4th Quarter 2010 Commentary - ASTON/Montag & Caldwell Growth Fund
4th Quarter 2010 Commentary
The Fund lagged its Russell 1000 Growth Index benchmark and the broader market S&P 500 Index during the fourth quarter and for all of 2010, the latter period by a substantial margin. The year 2010 can be divided into three distinct periods. An early rally that moved equity markets sharply higher, fueled by both fiscal and monetary stimulus, followed by downward pressure beginning in late spring that lasted most of the summer—as investors feared the European debt crisis would lead to a double dip recession—concluding with another strong rally, again boosted by stimulus measures, during the fourth quarter.
It was another year where low-quality stocks beat high-quality stocks. According to Bank of America/Merrill Lynch, stocks with a quality ranking of B or worse outperformed those stocks ranked B+ or better by more than 5 percentage points. There was a continuation of the move to riskier assets as investors favored smaller, lesser-quality, and generally more-cyclical names. The larger, higher-quality companies with more assured earnings prospects that we favor lagged during the year-end rally, and now look even more attractive from our perspective. Conversely, more cyclical, lower-cap names already appear fully valued and seem to be completely discounting the ongoing recovery in the economy.
Significant overweight stakes in the Healthcare and Consumer Staples sectors detracted from relative performance during the fourth quarter as both sectors lagged the broader market. Abbott Laboratories and Merck experienced negative returns as investors shunned large pharmaceutical companies. We reduced the position in Abbott twice during the period as due to the stock's lagging performance caused by analysts' concerns about the company's reliance on the drug Humira, which is subject to long-term competitive threats. Within Consumer Staples, Colgate-Palmolive suffered from diminished near-term earnings momentum and was also trimmed.
Stock selection within Financials and Consumer Discretionary hurt returns as well, in the latter case owing to some of the Fund's more defensive holdings lagging the benchmark. American Express was a notable laggard within Financials. We initially trimmed the portfolio's position following the announcement of an anti-trust suit brought by the US Department of Justice, which we thought was likely to create an overhang on the shares. The position was subsequently sold after the Federal Reserve released its initial proposal to reduce debit interchange rates. Although American Express is not directly affected, the severe reduction in debit interchange further highlights the higher cost of credit card interchange rates and could bring additional regulatory scrutiny. Visa, though considered a Technology stock by the benchmark, dropped severely on the news of the Federal Reserve's lower than expected rate limit on debit charges and was sold from the portfolio as well.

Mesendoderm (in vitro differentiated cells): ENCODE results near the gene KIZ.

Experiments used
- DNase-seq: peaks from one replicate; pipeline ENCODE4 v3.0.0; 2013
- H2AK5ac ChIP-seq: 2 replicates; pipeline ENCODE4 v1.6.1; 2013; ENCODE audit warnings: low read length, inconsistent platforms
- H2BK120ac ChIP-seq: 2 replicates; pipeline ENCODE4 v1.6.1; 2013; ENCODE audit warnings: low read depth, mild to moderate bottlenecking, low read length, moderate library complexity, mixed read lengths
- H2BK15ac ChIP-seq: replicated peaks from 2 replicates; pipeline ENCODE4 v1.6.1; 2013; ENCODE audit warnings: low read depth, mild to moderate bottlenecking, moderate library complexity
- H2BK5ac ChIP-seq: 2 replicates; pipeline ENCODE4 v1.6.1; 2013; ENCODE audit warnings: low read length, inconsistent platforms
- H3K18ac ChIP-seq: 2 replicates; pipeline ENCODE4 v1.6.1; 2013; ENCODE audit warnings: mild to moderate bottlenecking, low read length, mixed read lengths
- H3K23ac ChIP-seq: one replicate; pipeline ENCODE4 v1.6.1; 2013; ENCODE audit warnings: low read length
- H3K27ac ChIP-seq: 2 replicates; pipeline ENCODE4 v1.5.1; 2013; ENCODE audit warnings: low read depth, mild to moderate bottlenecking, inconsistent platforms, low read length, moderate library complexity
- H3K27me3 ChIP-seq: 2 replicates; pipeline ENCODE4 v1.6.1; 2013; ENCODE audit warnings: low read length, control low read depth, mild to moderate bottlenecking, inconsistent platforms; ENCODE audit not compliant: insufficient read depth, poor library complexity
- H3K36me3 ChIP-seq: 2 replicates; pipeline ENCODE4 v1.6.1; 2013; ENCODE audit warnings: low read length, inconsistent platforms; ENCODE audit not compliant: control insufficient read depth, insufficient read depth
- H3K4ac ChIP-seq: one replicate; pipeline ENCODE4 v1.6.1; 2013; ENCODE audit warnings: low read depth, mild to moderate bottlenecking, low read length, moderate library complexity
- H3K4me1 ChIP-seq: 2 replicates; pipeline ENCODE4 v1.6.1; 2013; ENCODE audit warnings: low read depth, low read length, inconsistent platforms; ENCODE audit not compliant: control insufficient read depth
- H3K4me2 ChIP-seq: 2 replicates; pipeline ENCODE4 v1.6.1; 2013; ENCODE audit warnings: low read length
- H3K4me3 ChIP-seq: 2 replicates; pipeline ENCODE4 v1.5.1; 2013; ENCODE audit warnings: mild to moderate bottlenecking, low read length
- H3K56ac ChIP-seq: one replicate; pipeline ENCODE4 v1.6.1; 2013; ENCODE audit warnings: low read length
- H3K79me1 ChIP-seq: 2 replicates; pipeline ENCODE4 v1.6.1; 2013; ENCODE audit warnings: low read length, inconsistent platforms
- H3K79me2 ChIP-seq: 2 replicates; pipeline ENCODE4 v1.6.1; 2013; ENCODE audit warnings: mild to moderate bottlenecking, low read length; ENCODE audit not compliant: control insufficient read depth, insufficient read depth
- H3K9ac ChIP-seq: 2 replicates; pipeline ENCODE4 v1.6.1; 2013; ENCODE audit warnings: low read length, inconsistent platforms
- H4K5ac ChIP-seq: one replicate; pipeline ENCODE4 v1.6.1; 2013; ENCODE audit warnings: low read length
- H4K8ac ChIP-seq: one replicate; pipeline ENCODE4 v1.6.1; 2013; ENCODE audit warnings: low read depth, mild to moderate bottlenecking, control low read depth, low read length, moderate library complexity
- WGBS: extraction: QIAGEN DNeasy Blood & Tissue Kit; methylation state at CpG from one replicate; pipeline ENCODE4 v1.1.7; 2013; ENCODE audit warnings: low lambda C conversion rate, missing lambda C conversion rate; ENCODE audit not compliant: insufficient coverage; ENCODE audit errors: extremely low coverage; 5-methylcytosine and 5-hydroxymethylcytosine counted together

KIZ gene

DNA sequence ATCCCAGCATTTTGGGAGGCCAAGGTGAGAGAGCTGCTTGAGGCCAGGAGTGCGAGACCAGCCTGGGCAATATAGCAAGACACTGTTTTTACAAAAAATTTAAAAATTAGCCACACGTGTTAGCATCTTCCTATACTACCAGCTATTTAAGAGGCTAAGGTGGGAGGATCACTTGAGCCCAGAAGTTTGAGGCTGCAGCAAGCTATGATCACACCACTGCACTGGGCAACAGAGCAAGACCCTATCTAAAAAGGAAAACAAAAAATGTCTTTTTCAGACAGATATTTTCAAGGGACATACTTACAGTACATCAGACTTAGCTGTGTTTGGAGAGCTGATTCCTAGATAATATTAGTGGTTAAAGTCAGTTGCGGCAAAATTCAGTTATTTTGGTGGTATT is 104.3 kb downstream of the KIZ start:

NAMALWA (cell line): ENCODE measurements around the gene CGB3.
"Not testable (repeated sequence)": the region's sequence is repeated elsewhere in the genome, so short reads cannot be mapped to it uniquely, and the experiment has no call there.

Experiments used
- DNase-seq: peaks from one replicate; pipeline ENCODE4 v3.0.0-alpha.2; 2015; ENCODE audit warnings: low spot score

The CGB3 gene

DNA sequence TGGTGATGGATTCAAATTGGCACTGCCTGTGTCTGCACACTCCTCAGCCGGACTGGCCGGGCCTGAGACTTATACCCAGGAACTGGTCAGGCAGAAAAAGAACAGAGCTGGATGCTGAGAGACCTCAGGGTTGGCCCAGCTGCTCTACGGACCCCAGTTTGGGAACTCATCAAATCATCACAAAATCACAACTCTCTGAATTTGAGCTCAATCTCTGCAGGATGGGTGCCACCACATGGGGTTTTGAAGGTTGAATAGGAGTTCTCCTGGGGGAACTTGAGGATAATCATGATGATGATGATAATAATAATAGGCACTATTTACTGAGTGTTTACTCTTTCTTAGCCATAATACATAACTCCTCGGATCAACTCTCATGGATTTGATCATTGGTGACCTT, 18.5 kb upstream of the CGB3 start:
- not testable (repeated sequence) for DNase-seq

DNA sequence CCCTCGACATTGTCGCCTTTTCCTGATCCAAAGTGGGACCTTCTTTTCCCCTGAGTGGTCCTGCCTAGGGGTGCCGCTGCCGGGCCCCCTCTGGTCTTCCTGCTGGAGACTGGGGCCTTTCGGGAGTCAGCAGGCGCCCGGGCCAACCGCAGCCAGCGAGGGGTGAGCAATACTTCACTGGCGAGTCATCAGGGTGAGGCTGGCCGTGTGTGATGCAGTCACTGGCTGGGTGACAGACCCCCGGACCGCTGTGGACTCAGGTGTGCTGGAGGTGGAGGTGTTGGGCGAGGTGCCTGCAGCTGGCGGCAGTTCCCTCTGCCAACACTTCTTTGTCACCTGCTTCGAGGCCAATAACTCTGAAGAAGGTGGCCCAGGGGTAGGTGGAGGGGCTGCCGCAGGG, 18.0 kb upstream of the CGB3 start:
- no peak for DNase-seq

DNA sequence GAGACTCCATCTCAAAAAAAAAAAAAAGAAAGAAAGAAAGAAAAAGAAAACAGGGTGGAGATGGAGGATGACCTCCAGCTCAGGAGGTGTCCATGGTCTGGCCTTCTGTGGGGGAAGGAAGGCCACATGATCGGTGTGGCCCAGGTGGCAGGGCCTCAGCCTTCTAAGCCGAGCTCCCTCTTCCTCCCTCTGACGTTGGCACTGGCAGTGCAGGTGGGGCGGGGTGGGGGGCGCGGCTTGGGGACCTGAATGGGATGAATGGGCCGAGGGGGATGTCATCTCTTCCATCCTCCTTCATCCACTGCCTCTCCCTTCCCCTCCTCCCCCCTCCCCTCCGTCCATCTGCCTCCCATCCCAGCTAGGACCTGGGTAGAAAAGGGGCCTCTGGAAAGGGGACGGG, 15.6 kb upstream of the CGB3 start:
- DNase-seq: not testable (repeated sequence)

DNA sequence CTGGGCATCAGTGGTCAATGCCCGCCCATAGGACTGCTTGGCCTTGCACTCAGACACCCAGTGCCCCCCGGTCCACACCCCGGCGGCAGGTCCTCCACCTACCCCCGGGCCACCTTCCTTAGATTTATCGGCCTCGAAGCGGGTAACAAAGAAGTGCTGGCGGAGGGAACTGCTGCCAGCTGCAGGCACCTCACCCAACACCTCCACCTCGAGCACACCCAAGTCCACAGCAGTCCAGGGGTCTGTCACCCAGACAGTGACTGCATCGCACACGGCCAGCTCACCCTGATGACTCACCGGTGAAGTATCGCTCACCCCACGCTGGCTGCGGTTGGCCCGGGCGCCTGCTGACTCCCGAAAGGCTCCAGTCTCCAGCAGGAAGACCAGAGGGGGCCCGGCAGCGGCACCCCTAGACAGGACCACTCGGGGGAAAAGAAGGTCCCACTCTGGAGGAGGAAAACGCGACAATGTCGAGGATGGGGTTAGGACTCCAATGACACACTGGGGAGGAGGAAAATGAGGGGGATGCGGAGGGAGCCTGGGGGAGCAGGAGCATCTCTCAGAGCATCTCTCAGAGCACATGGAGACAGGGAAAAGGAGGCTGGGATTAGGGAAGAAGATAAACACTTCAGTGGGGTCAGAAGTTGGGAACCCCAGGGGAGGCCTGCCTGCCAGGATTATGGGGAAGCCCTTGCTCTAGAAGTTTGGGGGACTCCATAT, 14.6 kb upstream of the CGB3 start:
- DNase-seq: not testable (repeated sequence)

In addition, the Fund's lack of any holdings in Materials detracted from relative returns as that sector was among the strongest performing areas of the market during the quarter.
On the plus side, stock selection in the Technology and Energy sectors aided relative performance. Most of the Fund's holdings in Technology were up more than 10%, outpacing the benchmark. Occidental Petroleum and Schlumberger delivered strong gains within Energy. Mid-quarter we increased the portfolio's stake in Cameron International on the belief that deepwater spending should accelerate in 2011 and that the company is well positioned to experience growing new awards/backlog as a result. The shares rallied strongly after the addition, and we subsequently trimmed the position as the stock approached our estimate of present value. Finally, industrial firm Fluor was one of the Fund’s top performers for the quarter, positively impacting relative performance.
We initiated four new positions in the portfolio during the quarter—Accenture, Carnival, Apache, and Halliburton. Global management and IT consulting firm Accenture is experiencing accelerating growth in bookings and revenue, and should benefit from a steady improvement in discretionary IT spending. Emerging market growth and a weak US dollar may also provide an incremental boost to earnings growth as 56% of revenue is derived outside the U.S. We believe that worldwide cruise company Carnival Corporation stands to profit from expanded growth opportunities internationally as the industry continues to benefit from an improving supply situation that should lead to a better pricing environment.